In 1942, Rose’s house of prostitution was raided again, this time by Sheriff Ralph H. Riedmaier and Deputy Harry Swartzlander. That strike netted six arrests: Rose, Faye Clarke, Anne Brown, Raye Rogers, Francis Rogers and Georgia Brown. Rose and Faye were given ninety-day suspended sentences—if they would quit the business—and fined $100 each. The other four women each served ten days of ninety-day sentences and were let go after passing health examinations.

Authorities were not having a lot of luck in closing down “Dago Rose” and her house of ill repute, so in 1946, they decided to take a different tact. They got the federal authorities involved after a sailor from Great Lakes, Illinois, contracted a communicable disease. The county health commissioner, Dr. George A. Poe, paired up with Walter A. Hixenbaugh of the Federal Security Agency, who was on loan to the Ohio Department of Health. They planned to arrest Rose’s girls and hold them in jail for a ten-day period until they passed health tests. The women were told if they went back to the house, they would be arrested again and quarantined until they passed another medical exam. Authorities said they would continue to do this until the women left the county. It didn’t do much good.

Rose stayed out of the papers until 1970 when her ex-daughter-in-law, Lillian “Ginger” Pasco Tailford Belt, who ran her own whorehouse called the Round the Clock Grille, was arrested on federal charges during a bribery case that involved sitting Ottawa County Sheriff James Ellenberger, former County Sheriff Myron Hetrick, and a pinball machine operator. It seems as though the three gentlemen were taking bribes to keep the cat house doors open.

The case also alleged that Rose had bribed Sheriff Riedmaier by giving him a refrigerator and television set. In addition, she was accused of perjury in claiming the Port Clinton police chief had not told her to close down her house of prostitution. Both counts against her were eventually dropped as no one would testify against her.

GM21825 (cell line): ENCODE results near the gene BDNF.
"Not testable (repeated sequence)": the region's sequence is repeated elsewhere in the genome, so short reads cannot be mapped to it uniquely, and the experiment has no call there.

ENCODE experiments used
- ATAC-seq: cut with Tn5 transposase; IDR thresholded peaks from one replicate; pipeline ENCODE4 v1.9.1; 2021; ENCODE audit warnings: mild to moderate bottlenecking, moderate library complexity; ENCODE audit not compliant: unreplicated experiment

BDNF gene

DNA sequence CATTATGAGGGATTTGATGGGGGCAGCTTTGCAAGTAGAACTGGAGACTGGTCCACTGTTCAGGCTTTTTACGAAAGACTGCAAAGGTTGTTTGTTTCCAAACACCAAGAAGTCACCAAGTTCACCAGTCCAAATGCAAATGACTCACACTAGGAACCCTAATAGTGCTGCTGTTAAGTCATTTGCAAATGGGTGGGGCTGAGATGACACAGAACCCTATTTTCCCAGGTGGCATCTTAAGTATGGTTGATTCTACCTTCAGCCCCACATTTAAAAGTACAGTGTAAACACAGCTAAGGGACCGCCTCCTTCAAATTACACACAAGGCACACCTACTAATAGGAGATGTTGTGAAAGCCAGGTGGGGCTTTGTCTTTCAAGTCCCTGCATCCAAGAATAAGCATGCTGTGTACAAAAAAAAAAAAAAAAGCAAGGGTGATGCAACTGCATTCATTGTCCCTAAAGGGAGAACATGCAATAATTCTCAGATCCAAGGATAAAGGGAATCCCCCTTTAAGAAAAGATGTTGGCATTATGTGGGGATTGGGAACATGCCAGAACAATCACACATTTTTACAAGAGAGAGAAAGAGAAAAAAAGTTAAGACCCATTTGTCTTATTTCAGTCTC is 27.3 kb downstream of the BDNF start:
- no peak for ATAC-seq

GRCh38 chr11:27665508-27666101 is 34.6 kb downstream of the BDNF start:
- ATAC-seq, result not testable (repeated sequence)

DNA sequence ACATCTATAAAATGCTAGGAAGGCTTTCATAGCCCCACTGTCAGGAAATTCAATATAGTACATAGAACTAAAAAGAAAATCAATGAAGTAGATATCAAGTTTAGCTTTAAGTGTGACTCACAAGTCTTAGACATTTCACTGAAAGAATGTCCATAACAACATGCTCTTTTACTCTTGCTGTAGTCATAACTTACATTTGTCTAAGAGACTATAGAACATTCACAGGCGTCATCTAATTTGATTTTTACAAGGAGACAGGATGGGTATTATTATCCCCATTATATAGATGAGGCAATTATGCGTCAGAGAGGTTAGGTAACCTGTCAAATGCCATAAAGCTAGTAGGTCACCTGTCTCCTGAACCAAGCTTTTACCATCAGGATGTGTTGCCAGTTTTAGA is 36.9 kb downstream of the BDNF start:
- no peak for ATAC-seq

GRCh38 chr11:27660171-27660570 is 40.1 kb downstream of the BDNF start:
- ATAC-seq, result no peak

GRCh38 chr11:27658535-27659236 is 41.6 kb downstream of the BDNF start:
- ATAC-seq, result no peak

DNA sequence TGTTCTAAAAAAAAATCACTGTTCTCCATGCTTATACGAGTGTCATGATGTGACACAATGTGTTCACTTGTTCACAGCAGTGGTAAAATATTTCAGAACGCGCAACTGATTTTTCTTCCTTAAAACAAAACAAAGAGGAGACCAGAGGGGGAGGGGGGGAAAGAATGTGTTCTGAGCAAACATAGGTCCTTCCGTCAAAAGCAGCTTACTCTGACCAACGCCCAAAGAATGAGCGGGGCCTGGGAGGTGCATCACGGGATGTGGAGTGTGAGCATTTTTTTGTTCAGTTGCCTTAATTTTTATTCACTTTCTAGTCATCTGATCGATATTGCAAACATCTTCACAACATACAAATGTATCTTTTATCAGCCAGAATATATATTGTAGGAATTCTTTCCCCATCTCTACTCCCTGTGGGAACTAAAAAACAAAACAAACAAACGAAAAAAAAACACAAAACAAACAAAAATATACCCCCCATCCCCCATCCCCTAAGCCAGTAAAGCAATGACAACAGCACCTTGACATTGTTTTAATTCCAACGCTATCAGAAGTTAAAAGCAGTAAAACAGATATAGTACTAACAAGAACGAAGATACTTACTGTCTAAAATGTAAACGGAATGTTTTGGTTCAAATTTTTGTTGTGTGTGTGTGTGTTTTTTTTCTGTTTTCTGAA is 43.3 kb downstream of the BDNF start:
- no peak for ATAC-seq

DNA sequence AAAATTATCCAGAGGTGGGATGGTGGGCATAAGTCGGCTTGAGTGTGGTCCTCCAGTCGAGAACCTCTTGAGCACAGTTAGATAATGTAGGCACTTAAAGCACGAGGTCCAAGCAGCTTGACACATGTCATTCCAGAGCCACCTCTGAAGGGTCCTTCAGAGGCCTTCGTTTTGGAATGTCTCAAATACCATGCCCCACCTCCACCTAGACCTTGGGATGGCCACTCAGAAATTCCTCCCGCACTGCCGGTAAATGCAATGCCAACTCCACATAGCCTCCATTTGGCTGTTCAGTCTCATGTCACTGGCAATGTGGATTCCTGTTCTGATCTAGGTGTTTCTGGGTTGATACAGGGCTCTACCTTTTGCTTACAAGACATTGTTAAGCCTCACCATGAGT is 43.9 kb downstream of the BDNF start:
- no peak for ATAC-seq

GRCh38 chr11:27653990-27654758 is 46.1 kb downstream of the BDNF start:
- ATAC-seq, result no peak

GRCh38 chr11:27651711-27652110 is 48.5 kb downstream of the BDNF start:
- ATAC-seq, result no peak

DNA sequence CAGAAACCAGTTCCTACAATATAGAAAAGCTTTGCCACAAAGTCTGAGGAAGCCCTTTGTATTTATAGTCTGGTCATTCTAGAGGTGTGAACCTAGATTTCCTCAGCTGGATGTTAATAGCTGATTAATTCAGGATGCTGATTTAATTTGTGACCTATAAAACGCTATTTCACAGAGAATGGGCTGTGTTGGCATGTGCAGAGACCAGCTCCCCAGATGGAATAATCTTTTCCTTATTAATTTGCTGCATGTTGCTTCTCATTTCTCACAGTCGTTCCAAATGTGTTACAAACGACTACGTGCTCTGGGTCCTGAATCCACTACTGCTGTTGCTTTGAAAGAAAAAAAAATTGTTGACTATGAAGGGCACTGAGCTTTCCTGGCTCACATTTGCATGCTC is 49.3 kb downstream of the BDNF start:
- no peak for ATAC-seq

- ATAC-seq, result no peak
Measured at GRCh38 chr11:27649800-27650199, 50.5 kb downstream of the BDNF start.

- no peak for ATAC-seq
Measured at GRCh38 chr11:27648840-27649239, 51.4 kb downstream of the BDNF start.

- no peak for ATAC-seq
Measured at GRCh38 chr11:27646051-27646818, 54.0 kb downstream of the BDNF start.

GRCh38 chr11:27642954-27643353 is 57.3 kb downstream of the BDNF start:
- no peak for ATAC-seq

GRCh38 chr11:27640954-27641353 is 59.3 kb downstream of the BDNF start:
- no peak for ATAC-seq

Rose Pasco died in 1979 after a lengthy illness. Curiously enough, her funeral mass was held in a church named the Immaculate Conception. She was buried in Riverview Cemetery in Port Clinton.

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5 thoughts on ““Dago Rose”

  1. You kind of want to admire her, right? Maybe in a more modern time, she would have gone into a more reputable profession — politics, maybe? Well, this lady deserves fiction about her. Somebody should write a novel. Maybe me. But — would she be the heroine or the villain? Maybe even the victim. Got to love her. Thanks for this juicy, juicy post!

  2. Wblissa says:

    Unfortunately, the writer did not research anything but the legal paperwork related to her subject’s life. There are hundreds, maybe thousands, for whom the subject’s name is blazed with a long history of gratitude. There are hundreds of reasons her funeral was at the church.

    You did not do proper research and present only one aspect of the woman’s life.

    • I appreciate your comment. I’m working on a book about several women around the state. Rose and Lillian are the subject of one chapter. I’ve been able to find much more on these two since I wrote the blog post. All of it will be included in the chapter. The best information and research comes from the folks who live in that neck of the woods. If you have specific information or photos you would like to share that would help me draw an accurate portrait of Rose or Lillian, I would appreciate it if you shared.

  3. Wblissa says:

    To proffer that inadequate bit of Rosie’s life in your blog as something that reveals a semblance of the woman simply points to your willingness to present only what you glean from newspaper and court records. I have no interest in contributing to your grossly slanted style of writing.

    Do your own research.

  4. Dear Wblissa, It is very valiant of you to defend Rose’s reputation.
    I notice you call her by the name “Rosie,” and this made me wonder if you are perhaps related.

    Everybody has good and bad sides; we are all too complex to be completely revealed in a blog post.